Have you noticed something unusual about the sky this summer? More often than not, the daytime skies have not appeared blue, but more like a steely gray. The Sun sometimes has had a hazy, almost milky appearance. And sunrises and sunsets seemed more vivid, especially in yellow and orange colorations, apparently caused by this same mysterious layer of haze.
Not so mysterious, actually. The culprit ultimately was traced to wildfires in western Canada.
The haze emanated from the forests of northern Alberta, where more than two dozen smoldering fires were burning. More than 10,000 people were forced from their homes. The largest blaze, about 450 miles north of Edmonton, burned 887 square miles of land; as of early June the wildfires were estimated to have spread across 568,000 acres. In Edmonton, the skies were so red and smoky that a local meteorologist told NASA. “It looked like we were on Mars.”
Some smoke even wafted its way across the big pond to the United Kingdom, where the stunning sunset colors there were, according to the UK Met Office, due in part to the Alberta wildfires.
The dust and other particles go up into the atmosphere and can progress across the globe in high-level winds at altitudes of from 10,000 to 20,000 feet, and it’s something that can happen at any time when a large wildfire is burning.
September 1950 – “An Eerie Twilight”
Some may remember an even thicker blanket of smoke that also originated from forest fires in northern Alberta in late September 1950 and swept across the northern U.S. The sun was reported to be tinted with varying shades; the most frequently mentioned were violet, lavender and blue.
In a story appearing in the September 25th edition of the New York Times, the resultant smoke: “. . . plunged New York City into an eerie twilight in the early afternoon while it swept south from the Canadian border like a great shroud.” One woman was quoted about how her rooster was so confused it crowed at 4 p.m., thinking it was dawn.
Accompanying the Times article was a photograph taken from Main Street in Buffalo, New York at 2:50 in the afternoon. The sky became so dark that streetlights were turned on.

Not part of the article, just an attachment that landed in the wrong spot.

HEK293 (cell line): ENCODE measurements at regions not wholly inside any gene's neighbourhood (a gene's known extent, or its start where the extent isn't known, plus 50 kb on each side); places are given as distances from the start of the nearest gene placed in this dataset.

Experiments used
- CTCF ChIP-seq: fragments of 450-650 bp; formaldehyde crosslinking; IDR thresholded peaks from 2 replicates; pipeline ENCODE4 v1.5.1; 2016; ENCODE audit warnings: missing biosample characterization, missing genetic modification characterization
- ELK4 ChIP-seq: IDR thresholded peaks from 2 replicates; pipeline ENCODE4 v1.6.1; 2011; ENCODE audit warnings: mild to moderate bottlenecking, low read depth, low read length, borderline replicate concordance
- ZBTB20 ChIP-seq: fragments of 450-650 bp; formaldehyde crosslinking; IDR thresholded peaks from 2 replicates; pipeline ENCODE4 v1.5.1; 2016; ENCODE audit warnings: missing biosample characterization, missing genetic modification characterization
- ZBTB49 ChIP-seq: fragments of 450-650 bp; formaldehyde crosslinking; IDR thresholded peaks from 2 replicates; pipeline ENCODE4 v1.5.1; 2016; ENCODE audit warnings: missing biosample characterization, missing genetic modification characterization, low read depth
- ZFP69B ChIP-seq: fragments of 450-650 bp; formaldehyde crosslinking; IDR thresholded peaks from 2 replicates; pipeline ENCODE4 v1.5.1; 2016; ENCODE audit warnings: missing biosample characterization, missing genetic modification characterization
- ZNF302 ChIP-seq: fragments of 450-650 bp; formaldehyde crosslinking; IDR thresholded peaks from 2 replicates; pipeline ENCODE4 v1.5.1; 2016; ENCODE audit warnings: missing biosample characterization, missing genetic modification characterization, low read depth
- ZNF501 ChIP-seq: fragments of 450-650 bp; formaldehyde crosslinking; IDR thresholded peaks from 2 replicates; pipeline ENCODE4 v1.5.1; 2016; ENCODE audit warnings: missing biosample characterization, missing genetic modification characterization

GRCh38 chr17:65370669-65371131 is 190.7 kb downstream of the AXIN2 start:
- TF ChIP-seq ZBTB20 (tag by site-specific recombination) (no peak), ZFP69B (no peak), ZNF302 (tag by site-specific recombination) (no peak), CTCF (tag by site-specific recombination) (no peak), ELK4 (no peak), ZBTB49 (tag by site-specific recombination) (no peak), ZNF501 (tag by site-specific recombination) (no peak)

The “Dark Day”
But perhaps the most amazing example of how airborne smoke can affect the appearance of the sky occurred over New England on May 19th, 1780, recorded for posterity in a poem by John Greenleaf Whittier titled Abraham Davenport. This poem vividly describes the celebrated “Dark Day of New England,” a day so dark that:
Birds ceased to sing, and all the barnyard fowls
Roosted; the cattle at the pasture bars
Lowed and looked homeward.
It was later suggested by several “scientific gentlemen” that forest fires burning in the interior of the continent might put such a mass of incompletely combusted material in the air so as to refract incoming light rays. Circumstantial evidence to support this theory came in the form of rainwater that had a black, sooty appearance and upon analysis was found to contain the residue of burned leaves. The maximum darkness moved southeastward during the day from Vermont to Cape Cod. The landscape and all objects took on a yellowish-green hue and caused “great consternation” among the general populace.
Some even believed that doomsday was at hand.
NOAA provides an online map that is updated several times a day, which shows the position of smoke layers across North America. You can access that map here.
Pain in the Ash!
In addition to the yellows and orange colors caused by this summer’s forest fire smoke, you can also add purple, thanks to . . . a volcano! According to SpaceWeather.com, almost 3 months after the Kirul Islands’ Raikoke volcano blasted a plume of sulfurous gas into the stratosphere, sunsets around the northern hemisphere are still turning purple.
Why purple? Fine volcanic aerosols in the stratosphere scatter blue light which, when mixed with ordinary sunset red, produce a purple hue.
The effect is going strong so long after the eruption because Raikoke had help: On August 3rd, New Guinea’s Ulawun volcano also punched through to the stratosphere, adding its own emissions to that of Raikoke.
Purple isn’t the only thing to look for, says atmospheric optics expert Les Cowley. In addition, he advises, skywatchers should “be alert for a very bright yellow twilight arch, fine cloud structure in the arch seen through binoculars, and long diffuse rays and shadows.”
Purple Clouds in Florida
Likely this purplish coloration was also responsible for the unusual purple hue that was cast on clouds in Florida after the offshore passage of Hurricane Dorian. Instead of the more typical orange and yellow hues being reflected off the clouds, the purple colors caused by sunlight strained through volcanic aerosols and then reflected onto the clouds.
If you’ve made any unusual sightings of sky colors caused by these recent volcanic eruptions, we would lava to hear them!